AirPods Pro 2: Features
One of the things we’ve seen in many of the best true wireless earbuds this year is support for hi-res audio. Current AirPods don’t support that because they don’t have the necessary Bluetooth codecs that recent Qualcomm’s chips include, and even the mighty AirPods Max only support hi-res audio via wired connections. The normal Bluetooth connection used by existing AirPods just doesn’t have the capacity for high-resolution audio streaming.
That’s widely expected to change with the AirPods Pro 2, with multiple reports claiming that Apple is working on hi-res audio for the new AirPods Pro. That won’t be via the same Bluetooth aptX HD technology used on the best Android phones and compatible earbuds; it may instead take a leaf out of Sony’s book and use its own codec – which in Sony’s case is LDAC – over normal Bluetooth connections. Apple’s engineers have previously voiced their frustrations with existing Bluetooth audio, so creating their own solution via Apple’s lossless ALAC codec might be on their to-do list.
That’s not to say better Bluetooth isn’t coming. Apple has filed regulatory notices featuring Bluetooth 5.3, which is likely to mean 5.2 in imminent product launches (Apple tends to file a version up from what it’s actually making right now). Bluetooth 5.2 has better connectivity, longer battery life and the ability to connect multiple earbud pairs to a single device. It also enables each individual AirPod Pro 2 to have its own connection to your phone to ensure perfect synchronisation of audio – something that may be necessary for hi-res audio streaming.
The AirPods Pro 2 are expected to have an upgraded H1 chip with improved active noise-cancelling (ANC), and they are also expected to have the same skin-detecting sensors as the 3rd Gen AirPods. According to MacRumors they will share their acoustic design with the AirPods 3rd Gen, featuring a “combination of customized high-amplitude drive units and high-dynamic-range amplifiers.”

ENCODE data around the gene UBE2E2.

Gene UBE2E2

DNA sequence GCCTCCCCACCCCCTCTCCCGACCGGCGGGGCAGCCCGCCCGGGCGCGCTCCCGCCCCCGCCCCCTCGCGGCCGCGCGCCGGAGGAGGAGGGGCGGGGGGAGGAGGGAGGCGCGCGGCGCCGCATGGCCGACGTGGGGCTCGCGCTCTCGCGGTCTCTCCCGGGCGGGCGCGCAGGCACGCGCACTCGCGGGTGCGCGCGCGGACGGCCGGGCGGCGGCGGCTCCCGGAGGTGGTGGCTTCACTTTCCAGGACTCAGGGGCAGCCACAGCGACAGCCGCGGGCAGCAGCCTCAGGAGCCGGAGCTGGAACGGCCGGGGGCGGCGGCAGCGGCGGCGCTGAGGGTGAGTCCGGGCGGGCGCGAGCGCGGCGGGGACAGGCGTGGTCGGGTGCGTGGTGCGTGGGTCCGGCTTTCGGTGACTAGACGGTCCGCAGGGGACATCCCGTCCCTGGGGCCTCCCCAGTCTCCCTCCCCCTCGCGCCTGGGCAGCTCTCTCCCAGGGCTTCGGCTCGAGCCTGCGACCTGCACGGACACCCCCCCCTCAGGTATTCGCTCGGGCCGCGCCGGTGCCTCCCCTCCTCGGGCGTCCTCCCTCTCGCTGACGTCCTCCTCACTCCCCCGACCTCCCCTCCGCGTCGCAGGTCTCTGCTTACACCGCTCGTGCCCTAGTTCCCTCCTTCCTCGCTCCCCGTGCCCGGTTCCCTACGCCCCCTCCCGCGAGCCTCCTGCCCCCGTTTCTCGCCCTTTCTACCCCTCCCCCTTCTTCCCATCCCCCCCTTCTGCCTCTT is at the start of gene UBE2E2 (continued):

One of the most tantalising rumors is that the AirPods Pro 2 will have similar capabilities to high-spec hearing aids. The charging case will listen to the environment and transmit audio to the earbuds, enabling those of us with hearing loss to better hear people in busy environments. However, this particular rumour appears to be standing on its own without corroboration from any other reputable sources, so we’re taking this one – sadly – with a pinch of salt.
AirPods Pro 2: Design
Apple may be famous for its Think Different slogan, but we’re not expecting it to think too different for the AirPods Pro 2: shorter stems and a design slightly closer to that of the Beats Fit Pro appear to be the only dramatic change. Don’t expect a Beats-style range of colours, though: Apple likes to keep its AirPods the same white as the earbuds that featured in its iconic iPod adverts (remember those?).
Less excitingly but more usefully, multiple reports predict that the charging case will have USB-C rather than Lightning as Apple continues its slow rollout of USB-C across all its major products.